Conventional

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Conventional

Derived from or contingent upon the mutual agreement of the parties, as opposed to that created by or dependent upon a statute or other act of the law.

A conventional home mortgage is one in which the interest rate is agreed upon by the parties to it: the borrower and the lender.

HEIR, CONVENTIONAL, civil law. A conventional heir is one who takes a succession by virtue of a contract; for example, a marriage contract, which entitles the heir to the succession.

References in periodicals archive ?
Second, in section 2, I show that, as far as we can tell from our sources, metacultural uses of wen referring to the abstract concept of 'ideal patterns in conventionalized behavior' (e.g., Lunyu 9.5 discussed above) emerged in the Zhanguo period.
Even if Alber challenges the more established sense of postmodernism as a reaction to and move away from the strategies of modernism, how does his definition of the postmodern address the historical contingency of these strategies, other than by the observation that they often occur after their conventionalized predecessors (though not always; see, for instance, Harry Potter)?
Another example of the phrasal construction of lexical units is that in many European languages NPs consisting of a bare adjective and a noun are used as conventionalized names for entities that have to be stored:
We next investigated the age-dependency of FGA1 synthesis during the microbial association process by examining [alpha](1-2) asialo GM1 fucosyl-transferase (FT) activity35) in mice that were conventionalized at different ages by treatment with adult mouse feces.
A similarly conventionalized and relatively jocose response to the march of intellect dominates the most extended poem on the subject, W.
While the access to low-level models yields implicated meaning, the activation of high-level models produces illocutionary meaning, which can become conventionalized and associated with a constructional characterization (Ruiz de Mendoza and Gonzalvez-Garcia 2011).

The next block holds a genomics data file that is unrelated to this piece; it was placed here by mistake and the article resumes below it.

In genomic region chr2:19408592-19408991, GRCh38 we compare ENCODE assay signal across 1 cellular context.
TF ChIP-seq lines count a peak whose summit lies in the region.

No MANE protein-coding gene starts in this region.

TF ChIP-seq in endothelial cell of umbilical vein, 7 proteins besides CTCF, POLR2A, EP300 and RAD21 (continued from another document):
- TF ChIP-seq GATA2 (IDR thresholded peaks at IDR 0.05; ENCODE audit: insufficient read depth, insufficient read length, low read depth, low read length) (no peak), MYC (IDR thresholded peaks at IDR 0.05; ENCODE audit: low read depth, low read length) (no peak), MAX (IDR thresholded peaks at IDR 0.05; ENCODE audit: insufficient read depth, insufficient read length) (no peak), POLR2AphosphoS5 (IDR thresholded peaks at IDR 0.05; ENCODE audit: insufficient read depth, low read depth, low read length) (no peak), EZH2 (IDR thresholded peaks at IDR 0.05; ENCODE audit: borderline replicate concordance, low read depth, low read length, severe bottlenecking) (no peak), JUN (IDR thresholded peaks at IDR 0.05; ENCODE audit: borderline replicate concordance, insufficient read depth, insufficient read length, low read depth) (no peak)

Unlike the psychological portraits of the naive, misperceiving subject common to literary realism and naturalism, Wolf's characters speak ironically and self-analytically of their own tendencies to "read through conventionalized eyes" (13).
Meaning derivation takes place at the four levels in the form of inference or conventionalized constructions.
The qualities of organics are not as easily conventionalized into commodities (i.e., mass produced, homogenous products).
The point is that any metaphor or image in time becomes conventionalized, and so ceases to convey any real concrete meaning.
a) the degree of probability of a multi-word-item is measured in relation with its degree of institutionalization (conventionalized multi-word item); b) the degree of fixedness of the set phrase is also measured in relation to its grammatical restrictions; c) finally, the degree to which the meaning of the set phrase can or cannot be derived from the meaning of its constituent parts is also measured (non-compositionality--meaning is not interpreted on a word-by-word basis) (Iglesias-Rabade 2001: 129-130).
Their topics include whether English in Cyprus is second-language or learner, studying structural innovations in New English varieties, interrogative inversion as a learner phenomenon in English contact varieties, typological profiling of learner English versus indigenized second-language varieties of English, and a principled distinction between error and conventionalized innovation in African Englishes.